The tricky part of advocating for the arts is that the really important parts are harder to put numbers on. This shouldn’t be surprising; the awesomest parts of art itself are the parts that are hardest to quantify.
Since Ashley’s work was by design extremely collaborative, we wanted to honor his memory on NewMusicBox by having his key collaborators—each of whom are important creators in their own right—share their personal stories about working with him over the decades.
If our aim is to become smart and savvy makers of sound and performance, what models can be adopted from other fields to encourage the development of new works, new ideas, and new musics hitherto unknown? How can we best support the newest generation of composers, performers, sound artists, and thinkers?
The No Idea Festival started its second decade of improvisation with six shows over a four-day period in Austin and San Antonio. Founder Chris Cogburn assembled another amazing collection of performers this year, drawn from across the country as well as Mexico.
The Affordable Care Act made maternity coverage more accessible for freelance musicians. But is contemporary music—its career arcs, social scenes, traditions, and infrastructure—ready for a baby boom?
These three recordings have been sitting patiently and quietly in the pile on my desk without flash or fanfare, waiting to be listened to. Two of the discs are from just down the road in Washington, D.C., while another comes from San Francisco, and the music they contain couldn’t be more diverse.
The biennial award honors “contemporary composers of outstanding achievement who have significantly influenced the field of composition.”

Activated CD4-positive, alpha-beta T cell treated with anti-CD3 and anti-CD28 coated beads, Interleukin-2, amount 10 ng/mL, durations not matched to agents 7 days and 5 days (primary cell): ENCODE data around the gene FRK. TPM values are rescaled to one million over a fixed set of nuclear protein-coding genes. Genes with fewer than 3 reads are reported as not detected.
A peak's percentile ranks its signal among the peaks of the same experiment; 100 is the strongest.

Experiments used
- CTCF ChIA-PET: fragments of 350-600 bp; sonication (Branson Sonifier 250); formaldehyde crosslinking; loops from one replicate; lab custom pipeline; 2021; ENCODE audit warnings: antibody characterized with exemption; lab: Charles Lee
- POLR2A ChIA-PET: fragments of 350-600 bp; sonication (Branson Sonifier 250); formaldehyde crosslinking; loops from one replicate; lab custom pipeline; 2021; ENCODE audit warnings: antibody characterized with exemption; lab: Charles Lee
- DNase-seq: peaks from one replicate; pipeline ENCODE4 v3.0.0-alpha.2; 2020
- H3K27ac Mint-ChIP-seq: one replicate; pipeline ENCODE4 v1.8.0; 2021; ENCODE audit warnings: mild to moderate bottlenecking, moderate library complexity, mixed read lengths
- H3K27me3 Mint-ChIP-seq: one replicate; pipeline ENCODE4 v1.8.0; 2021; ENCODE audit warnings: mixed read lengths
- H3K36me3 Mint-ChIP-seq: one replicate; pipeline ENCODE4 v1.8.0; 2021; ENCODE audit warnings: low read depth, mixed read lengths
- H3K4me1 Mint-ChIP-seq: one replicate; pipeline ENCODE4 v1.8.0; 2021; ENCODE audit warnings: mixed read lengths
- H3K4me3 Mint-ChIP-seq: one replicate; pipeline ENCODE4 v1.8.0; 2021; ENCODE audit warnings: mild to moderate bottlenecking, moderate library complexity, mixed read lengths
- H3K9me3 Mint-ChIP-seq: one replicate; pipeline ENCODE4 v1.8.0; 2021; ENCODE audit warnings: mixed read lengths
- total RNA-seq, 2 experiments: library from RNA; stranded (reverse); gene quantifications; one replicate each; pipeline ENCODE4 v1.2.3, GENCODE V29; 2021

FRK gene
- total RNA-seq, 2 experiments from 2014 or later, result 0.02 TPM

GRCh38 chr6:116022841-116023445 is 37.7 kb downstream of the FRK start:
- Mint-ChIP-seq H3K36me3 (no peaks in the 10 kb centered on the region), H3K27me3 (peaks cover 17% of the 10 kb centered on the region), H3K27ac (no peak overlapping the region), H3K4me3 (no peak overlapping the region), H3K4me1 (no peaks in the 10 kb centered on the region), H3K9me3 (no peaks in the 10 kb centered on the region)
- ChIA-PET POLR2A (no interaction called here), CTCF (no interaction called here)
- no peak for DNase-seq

There were plenty of capable and talented ladies involved with jazz from the beginnings of jazz history, but social expectations for the household matriarch did not include frequenting dance halls at night and touring around the country for weeks in a bus full of men. For some brave women, the attraction to this exciting new music was stronger than social barriers.
Though I play an instrument with an enormous American tradition, it was not until I arrived at my first bluegrass jam that I actually began to investigate that style. Why is it that children learning to play the violin in America don’t learn about the rich traditions of American fiddle music?
I often feel that without a detailed study of our music we become lost but, even worse, with only a detailed study of our music we become boring. Embracing a more complicated visceral living through firsthand experiences and outside fields can lead us to unexpected ends. I hope we use our music to examine these living ideas, adding to our cultural knowledge along the way.